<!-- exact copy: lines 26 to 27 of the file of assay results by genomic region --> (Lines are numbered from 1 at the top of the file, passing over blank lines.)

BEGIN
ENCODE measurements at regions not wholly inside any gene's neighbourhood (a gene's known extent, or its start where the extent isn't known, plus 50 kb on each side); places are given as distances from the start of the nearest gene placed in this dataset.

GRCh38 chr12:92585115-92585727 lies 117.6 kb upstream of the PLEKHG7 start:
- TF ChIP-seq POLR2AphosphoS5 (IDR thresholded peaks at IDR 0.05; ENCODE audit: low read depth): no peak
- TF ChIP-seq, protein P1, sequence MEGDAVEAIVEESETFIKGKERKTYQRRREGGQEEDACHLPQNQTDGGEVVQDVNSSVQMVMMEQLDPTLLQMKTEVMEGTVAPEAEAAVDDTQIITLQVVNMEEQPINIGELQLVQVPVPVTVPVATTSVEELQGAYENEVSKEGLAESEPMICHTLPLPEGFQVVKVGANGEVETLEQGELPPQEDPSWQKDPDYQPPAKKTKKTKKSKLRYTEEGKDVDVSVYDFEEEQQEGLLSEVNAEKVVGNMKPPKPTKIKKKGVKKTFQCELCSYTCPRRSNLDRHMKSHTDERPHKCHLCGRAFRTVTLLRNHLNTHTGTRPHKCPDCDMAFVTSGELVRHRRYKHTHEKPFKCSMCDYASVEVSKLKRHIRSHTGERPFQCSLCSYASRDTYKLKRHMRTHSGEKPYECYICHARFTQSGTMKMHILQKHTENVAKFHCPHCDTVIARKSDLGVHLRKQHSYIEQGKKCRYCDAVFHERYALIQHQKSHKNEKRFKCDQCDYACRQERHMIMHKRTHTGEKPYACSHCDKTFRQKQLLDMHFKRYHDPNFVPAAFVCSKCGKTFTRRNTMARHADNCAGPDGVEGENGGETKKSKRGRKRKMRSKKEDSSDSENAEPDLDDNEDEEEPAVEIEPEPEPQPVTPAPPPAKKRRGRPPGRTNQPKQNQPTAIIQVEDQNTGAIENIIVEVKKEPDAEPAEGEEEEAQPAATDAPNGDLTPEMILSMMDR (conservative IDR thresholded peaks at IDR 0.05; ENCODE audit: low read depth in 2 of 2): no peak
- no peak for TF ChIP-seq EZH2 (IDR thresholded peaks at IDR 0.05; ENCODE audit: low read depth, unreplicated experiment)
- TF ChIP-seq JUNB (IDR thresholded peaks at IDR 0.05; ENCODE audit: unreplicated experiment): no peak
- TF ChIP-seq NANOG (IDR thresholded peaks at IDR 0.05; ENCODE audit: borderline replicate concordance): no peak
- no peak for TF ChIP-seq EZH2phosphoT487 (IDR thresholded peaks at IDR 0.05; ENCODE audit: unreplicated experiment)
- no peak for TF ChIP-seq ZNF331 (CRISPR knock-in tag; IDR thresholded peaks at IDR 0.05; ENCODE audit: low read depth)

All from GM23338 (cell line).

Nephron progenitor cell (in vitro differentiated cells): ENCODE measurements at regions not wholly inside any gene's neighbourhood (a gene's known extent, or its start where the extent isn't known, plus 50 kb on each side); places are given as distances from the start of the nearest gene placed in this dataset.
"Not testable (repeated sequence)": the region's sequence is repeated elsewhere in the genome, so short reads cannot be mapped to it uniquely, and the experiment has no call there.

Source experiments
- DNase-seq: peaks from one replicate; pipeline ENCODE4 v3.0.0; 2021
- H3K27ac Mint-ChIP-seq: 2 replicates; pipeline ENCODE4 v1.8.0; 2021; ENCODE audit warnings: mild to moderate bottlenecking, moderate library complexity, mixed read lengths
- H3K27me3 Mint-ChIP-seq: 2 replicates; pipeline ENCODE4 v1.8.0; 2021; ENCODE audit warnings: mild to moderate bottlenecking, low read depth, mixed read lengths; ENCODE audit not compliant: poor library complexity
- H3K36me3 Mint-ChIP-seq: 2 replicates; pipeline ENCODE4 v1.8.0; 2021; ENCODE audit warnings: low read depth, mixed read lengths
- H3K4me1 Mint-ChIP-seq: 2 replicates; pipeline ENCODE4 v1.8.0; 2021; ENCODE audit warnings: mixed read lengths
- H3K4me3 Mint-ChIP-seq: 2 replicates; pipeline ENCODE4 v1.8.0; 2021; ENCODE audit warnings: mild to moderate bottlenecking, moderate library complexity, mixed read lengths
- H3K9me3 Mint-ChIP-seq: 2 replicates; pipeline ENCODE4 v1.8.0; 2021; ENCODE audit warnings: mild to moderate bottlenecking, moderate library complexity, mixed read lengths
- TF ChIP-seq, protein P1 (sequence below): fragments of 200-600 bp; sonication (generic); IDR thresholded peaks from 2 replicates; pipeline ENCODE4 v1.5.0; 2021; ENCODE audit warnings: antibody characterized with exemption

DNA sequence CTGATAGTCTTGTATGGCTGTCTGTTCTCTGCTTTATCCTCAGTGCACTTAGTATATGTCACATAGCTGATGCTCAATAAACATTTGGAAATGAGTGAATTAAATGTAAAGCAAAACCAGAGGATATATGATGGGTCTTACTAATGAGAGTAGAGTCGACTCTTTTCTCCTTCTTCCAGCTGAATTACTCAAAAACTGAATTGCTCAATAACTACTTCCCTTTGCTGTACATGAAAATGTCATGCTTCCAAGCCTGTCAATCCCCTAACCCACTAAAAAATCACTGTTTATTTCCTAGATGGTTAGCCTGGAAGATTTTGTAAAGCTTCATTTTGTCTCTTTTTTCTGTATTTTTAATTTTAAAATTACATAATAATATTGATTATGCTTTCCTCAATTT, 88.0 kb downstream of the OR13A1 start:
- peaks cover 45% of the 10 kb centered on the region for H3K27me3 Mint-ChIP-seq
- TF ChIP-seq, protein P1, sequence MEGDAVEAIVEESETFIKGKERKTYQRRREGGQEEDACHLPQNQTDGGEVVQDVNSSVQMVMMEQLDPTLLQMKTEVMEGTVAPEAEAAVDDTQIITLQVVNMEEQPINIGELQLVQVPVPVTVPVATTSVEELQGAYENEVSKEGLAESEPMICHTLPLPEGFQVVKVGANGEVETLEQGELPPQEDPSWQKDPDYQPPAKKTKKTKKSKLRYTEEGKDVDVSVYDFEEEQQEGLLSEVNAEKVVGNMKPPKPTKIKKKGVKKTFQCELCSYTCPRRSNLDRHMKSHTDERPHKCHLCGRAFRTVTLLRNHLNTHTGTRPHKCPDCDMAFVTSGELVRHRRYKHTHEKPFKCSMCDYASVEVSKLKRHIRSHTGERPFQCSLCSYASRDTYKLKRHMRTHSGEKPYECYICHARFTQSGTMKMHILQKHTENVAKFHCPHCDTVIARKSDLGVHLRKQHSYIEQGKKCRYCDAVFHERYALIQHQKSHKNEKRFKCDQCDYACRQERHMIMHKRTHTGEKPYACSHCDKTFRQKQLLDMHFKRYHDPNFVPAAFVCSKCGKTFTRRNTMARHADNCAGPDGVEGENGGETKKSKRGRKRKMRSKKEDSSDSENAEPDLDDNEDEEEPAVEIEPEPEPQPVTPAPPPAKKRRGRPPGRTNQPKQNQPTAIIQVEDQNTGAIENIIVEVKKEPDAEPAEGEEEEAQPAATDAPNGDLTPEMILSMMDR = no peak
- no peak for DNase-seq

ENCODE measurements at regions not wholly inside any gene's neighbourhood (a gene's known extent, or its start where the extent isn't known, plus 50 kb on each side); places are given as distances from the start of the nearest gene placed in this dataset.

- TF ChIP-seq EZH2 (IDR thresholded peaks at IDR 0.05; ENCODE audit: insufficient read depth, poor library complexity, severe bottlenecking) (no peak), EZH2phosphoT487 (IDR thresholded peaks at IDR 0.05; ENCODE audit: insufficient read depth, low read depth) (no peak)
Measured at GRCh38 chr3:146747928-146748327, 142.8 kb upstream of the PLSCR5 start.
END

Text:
ENCODE measurements at regions not wholly inside any gene's neighbourhood (a gene's known extent, or its start where the extent isn't known, plus 50 kb on each side); places are given as distances from the start of the nearest gene placed in this dataset.

- TF ChIP-seq EZH2 (IDR thresholded peaks at IDR 0.05; ENCODE audit: insufficient read depth, poor library complexity, severe bottlenecking) (no peak), EZH2phosphoT487 (IDR thresholded peaks at IDR 0.05; ENCODE audit: insufficient read depth, low read depth) (no peak)